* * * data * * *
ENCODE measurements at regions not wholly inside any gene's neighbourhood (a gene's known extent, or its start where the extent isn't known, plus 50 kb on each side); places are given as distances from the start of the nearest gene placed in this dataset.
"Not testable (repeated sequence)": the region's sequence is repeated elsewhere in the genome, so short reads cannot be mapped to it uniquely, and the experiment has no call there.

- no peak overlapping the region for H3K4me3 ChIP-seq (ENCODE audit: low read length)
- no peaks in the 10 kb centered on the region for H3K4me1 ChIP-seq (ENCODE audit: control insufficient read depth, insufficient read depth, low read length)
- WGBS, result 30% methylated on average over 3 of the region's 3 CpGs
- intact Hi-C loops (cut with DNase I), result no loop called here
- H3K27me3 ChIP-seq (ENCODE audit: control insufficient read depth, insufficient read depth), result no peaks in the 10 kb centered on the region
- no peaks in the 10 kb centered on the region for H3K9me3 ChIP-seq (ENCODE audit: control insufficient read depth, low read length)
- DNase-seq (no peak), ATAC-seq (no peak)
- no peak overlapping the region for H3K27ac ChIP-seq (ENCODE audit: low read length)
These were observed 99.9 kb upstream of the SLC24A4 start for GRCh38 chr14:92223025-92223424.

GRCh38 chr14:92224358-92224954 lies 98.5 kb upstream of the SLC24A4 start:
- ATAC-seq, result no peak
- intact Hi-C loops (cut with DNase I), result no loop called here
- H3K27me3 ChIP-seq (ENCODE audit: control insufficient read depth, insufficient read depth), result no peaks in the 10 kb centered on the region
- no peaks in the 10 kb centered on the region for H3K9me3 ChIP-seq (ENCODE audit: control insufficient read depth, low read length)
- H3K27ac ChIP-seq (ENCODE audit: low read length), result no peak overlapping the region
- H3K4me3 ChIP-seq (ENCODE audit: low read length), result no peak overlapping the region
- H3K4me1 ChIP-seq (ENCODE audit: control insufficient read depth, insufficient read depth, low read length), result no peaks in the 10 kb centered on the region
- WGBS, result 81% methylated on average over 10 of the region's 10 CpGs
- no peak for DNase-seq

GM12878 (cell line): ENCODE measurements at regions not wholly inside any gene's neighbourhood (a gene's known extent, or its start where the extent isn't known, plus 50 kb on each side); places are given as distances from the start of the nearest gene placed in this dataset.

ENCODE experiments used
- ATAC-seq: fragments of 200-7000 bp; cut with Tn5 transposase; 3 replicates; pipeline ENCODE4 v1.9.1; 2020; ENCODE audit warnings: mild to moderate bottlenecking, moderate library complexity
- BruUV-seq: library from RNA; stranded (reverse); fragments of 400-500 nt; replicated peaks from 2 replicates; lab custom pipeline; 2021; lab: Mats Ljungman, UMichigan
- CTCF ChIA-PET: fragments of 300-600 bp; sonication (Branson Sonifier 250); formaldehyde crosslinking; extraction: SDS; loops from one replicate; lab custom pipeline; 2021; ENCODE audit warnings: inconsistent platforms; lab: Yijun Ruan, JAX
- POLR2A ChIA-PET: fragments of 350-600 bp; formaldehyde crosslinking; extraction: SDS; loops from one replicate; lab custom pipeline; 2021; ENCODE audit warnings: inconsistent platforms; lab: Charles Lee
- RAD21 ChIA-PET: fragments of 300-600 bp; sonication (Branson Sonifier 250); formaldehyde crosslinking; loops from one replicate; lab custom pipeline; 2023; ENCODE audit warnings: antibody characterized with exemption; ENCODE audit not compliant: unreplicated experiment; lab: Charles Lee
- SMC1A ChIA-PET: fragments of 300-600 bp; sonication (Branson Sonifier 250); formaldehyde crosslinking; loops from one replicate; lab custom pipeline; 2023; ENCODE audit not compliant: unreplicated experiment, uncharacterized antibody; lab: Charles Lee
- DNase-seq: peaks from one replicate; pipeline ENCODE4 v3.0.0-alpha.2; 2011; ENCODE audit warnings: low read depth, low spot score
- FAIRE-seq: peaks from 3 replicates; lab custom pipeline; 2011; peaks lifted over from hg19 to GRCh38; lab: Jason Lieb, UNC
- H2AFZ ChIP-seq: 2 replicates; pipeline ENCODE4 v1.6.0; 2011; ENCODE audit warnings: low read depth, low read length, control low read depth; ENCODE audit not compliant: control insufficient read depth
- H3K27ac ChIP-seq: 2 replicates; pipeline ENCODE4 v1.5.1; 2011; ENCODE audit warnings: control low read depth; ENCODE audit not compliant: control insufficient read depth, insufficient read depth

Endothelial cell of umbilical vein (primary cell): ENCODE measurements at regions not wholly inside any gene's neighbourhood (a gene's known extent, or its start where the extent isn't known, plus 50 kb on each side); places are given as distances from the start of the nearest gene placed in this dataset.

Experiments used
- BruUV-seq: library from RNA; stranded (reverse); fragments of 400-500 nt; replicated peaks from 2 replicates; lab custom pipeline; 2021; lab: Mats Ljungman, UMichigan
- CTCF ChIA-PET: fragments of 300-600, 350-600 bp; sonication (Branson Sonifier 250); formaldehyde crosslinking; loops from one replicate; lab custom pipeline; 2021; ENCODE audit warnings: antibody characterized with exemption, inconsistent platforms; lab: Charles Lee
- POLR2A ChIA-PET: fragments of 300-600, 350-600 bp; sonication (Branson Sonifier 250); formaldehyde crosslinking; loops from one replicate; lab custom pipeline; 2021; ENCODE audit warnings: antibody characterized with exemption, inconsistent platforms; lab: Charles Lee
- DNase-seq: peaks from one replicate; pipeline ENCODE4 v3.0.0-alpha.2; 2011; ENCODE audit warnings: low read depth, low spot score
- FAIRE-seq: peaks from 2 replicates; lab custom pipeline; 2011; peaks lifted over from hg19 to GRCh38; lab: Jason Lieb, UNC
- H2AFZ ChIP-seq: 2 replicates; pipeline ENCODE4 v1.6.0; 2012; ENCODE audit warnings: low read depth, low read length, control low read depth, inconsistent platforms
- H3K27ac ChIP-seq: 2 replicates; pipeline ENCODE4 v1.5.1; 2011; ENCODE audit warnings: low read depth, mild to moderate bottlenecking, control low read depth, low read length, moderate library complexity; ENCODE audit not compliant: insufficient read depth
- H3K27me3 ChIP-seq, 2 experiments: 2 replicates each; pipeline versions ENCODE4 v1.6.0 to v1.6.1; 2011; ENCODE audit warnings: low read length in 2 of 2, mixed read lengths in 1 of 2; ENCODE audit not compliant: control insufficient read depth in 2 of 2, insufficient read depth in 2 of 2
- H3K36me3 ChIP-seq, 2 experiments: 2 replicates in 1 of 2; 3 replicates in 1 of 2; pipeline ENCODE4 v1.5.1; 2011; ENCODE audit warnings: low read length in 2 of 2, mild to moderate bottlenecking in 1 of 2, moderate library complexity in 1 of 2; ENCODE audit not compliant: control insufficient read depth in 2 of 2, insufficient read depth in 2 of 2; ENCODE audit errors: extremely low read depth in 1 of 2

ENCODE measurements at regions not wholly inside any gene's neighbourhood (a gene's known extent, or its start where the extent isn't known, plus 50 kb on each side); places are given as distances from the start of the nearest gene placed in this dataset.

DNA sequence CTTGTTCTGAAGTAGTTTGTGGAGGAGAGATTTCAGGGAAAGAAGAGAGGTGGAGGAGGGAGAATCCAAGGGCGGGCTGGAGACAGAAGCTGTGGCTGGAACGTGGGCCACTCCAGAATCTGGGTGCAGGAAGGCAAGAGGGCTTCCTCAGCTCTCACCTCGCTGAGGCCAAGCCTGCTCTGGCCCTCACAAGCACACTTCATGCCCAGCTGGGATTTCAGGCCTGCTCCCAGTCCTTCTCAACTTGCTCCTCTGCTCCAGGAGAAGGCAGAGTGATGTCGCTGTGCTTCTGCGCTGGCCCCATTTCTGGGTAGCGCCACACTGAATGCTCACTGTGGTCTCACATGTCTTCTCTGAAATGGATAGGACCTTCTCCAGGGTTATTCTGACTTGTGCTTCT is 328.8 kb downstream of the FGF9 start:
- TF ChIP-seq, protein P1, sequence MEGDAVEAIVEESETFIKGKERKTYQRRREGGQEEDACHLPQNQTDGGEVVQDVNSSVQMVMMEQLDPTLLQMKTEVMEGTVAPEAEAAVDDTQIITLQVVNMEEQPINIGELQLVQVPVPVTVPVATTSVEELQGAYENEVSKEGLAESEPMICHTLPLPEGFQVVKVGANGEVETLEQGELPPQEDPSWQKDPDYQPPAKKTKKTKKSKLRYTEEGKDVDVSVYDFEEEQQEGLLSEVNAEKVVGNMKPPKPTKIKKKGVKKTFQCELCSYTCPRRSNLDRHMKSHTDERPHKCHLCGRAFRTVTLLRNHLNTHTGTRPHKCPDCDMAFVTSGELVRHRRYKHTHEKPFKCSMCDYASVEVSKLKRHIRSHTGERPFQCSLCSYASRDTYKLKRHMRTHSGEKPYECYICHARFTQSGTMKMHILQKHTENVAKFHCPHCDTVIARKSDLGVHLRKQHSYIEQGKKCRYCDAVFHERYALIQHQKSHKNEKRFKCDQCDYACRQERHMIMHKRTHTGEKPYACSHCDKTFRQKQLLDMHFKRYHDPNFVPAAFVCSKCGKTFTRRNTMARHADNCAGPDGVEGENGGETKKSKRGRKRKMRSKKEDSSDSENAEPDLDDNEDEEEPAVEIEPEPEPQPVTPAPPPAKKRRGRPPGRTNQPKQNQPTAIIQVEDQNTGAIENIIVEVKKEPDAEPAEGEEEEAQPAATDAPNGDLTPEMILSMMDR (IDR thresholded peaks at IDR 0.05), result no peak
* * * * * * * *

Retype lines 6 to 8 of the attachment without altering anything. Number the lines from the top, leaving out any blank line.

- intact Hi-C loops (cut with DNase I), result no loop called here
- H3K27me3 ChIP-seq (ENCODE audit: control insufficient read depth, insufficient read depth), result no peaks in the 10 kb centered on the region
- no peaks in the 10 kb centered on the region for H3K9me3 ChIP-seq (ENCODE audit: control insufficient read depth, low read length)